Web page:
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MELBOURNE The 1920s rule at Lily Blacks

Glam it up and enjoy a drink at The Toff... or go upstairs for a show (right)

Art deco fittings, flickering candles and potted palms make this a fabulous place for making whoopee. THE TOFF Level 2, Curtin House, 252 Swanston Street. (03) 9639 8770. www.thetoffintown.com While not strictly a laneway bar, the glamorous Toff is a great find in historic Curtin House – once Communist Party headquarters and an adult cinema (not at the same time). On entry, there’s a show venue to the right and Toff’s Carriage bar to the left, featuring private booths styled as train compartments, each complete with sliding doors and service bell. Beyond, is an old-fashioned brass bar with a drinks menu the length of a novella.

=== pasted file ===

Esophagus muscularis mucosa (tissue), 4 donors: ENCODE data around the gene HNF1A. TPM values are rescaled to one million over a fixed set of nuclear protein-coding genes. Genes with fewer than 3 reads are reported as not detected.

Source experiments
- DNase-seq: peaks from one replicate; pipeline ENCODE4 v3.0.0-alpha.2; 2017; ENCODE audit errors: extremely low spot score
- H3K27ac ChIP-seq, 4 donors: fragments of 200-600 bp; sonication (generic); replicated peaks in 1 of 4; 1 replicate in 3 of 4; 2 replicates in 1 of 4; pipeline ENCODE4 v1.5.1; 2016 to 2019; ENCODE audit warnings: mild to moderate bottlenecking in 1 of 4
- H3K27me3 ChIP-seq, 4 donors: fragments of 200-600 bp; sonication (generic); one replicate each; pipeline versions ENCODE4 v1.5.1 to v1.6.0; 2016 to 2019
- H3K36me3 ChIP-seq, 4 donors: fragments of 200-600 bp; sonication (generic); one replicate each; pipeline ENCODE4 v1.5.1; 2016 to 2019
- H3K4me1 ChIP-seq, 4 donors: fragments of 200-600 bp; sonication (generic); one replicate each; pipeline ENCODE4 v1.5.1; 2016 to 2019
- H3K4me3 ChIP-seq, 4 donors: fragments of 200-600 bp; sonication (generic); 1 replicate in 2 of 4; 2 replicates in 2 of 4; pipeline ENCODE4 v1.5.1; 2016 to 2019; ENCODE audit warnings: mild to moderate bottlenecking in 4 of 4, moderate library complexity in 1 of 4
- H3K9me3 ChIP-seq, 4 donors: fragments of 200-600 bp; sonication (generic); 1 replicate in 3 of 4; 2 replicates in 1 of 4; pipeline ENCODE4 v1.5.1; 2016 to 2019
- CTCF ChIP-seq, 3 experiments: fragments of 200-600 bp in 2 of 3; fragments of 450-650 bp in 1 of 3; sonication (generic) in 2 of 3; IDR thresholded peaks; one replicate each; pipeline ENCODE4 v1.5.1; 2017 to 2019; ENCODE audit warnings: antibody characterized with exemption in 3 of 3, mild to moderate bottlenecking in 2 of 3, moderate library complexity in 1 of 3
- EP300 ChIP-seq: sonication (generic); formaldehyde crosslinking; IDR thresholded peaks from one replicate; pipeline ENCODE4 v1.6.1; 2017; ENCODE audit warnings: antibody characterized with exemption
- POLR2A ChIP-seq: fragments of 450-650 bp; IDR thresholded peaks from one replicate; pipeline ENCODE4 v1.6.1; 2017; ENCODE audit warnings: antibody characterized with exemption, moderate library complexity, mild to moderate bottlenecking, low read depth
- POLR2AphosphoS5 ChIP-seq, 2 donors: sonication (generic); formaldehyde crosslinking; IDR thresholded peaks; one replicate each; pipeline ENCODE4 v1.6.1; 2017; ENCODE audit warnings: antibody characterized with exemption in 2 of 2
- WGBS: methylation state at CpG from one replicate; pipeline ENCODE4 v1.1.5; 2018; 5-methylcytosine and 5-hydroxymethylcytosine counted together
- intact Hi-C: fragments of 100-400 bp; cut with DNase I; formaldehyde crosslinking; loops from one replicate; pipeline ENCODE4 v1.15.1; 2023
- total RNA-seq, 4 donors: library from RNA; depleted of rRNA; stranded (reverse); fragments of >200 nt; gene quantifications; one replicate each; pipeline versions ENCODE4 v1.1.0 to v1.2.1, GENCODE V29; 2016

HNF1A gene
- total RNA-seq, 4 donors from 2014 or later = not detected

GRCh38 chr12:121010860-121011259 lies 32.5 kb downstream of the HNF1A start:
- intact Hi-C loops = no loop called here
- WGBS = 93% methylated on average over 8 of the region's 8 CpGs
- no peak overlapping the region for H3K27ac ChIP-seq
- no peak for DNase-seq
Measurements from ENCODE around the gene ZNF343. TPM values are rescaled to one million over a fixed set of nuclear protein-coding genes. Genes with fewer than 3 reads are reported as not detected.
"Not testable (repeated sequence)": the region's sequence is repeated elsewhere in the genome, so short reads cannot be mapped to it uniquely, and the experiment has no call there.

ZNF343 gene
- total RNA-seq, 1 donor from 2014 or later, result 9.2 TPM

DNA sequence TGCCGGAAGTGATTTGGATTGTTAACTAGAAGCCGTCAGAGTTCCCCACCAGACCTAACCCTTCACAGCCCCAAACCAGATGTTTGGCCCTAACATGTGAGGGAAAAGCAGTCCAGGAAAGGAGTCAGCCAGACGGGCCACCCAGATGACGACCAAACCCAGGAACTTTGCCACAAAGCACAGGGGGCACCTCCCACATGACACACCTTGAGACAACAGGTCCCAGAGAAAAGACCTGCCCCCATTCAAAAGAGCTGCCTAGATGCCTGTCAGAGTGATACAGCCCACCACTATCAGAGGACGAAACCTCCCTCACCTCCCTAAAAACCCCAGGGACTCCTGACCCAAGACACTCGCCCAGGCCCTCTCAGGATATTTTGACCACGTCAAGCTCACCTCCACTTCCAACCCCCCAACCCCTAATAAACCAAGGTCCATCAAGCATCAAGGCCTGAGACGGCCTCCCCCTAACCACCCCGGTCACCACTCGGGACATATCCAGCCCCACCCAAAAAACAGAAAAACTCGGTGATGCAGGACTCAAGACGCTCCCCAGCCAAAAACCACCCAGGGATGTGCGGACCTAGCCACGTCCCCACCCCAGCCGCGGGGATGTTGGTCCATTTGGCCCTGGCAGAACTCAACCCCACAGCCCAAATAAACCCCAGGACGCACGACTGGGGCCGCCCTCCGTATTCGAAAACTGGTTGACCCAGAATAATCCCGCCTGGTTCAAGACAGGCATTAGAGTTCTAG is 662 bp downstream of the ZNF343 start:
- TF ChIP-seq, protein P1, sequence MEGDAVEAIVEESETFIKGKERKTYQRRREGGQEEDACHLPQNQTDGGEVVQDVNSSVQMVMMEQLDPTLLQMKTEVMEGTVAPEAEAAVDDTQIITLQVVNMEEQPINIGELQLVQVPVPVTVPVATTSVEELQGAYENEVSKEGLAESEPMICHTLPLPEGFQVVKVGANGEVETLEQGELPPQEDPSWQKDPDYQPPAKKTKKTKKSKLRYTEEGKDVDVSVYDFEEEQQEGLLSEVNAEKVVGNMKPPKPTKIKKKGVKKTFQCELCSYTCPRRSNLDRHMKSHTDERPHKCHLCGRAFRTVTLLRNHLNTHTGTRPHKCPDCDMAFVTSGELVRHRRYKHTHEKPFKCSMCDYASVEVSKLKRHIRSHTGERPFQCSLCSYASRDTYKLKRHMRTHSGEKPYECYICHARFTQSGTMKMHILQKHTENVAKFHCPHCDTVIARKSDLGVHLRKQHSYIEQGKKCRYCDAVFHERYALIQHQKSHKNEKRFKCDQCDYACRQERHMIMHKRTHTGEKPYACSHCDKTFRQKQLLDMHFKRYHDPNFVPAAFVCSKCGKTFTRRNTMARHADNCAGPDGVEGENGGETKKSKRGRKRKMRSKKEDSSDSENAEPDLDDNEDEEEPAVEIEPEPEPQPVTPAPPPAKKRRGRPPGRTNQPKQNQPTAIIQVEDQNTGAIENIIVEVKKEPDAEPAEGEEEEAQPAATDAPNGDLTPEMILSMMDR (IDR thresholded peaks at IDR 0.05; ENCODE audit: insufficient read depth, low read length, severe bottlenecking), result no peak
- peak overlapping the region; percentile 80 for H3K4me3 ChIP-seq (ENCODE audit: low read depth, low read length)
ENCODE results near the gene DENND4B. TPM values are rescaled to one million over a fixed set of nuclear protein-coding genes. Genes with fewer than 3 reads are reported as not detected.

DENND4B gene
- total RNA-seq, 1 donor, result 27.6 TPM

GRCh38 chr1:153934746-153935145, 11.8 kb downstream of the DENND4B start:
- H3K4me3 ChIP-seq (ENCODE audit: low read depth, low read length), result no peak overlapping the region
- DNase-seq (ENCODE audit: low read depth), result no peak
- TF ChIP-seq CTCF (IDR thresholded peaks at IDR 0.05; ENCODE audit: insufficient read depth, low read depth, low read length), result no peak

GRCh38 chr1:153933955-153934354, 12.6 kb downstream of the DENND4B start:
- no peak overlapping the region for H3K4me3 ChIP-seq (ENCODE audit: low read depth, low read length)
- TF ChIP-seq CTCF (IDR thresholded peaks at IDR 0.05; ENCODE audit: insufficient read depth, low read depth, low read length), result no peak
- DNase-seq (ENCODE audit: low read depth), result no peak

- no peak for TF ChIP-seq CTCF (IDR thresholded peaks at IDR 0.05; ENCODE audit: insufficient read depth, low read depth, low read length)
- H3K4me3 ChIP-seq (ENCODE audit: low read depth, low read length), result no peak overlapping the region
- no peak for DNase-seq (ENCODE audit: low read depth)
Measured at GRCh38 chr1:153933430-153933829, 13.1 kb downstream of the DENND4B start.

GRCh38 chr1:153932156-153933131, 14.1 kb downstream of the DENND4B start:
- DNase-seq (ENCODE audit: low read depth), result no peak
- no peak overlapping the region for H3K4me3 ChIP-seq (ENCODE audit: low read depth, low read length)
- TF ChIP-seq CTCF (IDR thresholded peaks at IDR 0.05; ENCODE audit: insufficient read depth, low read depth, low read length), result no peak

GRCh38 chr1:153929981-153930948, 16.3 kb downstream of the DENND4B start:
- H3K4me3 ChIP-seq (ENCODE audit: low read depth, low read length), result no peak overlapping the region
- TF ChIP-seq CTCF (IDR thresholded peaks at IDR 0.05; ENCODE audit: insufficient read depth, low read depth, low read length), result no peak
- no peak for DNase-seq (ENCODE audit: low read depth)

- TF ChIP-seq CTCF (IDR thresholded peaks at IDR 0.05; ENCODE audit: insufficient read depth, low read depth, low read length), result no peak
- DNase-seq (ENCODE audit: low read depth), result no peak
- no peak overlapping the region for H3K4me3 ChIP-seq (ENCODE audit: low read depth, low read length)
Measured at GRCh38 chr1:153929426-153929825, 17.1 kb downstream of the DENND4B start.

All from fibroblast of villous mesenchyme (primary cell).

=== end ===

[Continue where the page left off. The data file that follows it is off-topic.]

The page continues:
‘‘ BAR LOURINHÃ 37 Little Collins Street. (03) 9663 7890. www.barlourinha.com.au Bar Lourinhã is the current darling of Melbourne’s foodie set, serving quality tapas in convivial surrounds. With a queue of hungry patrons watching eagerly, chef Matt McConnell serves up mouthwatering morsels made from innovative ingredients. Tastes from the menu include wagyu beef, yellow tail kingfish pancetta and homemade chorizo. But be warned: Bar Lourinhã attracts a crowd, so elbow room is at a premium. It doesn’t take dinner bookings, although they are available at lunchtime and for the function room, so you’ll just have to take your turn with all the other hungry hopefuls.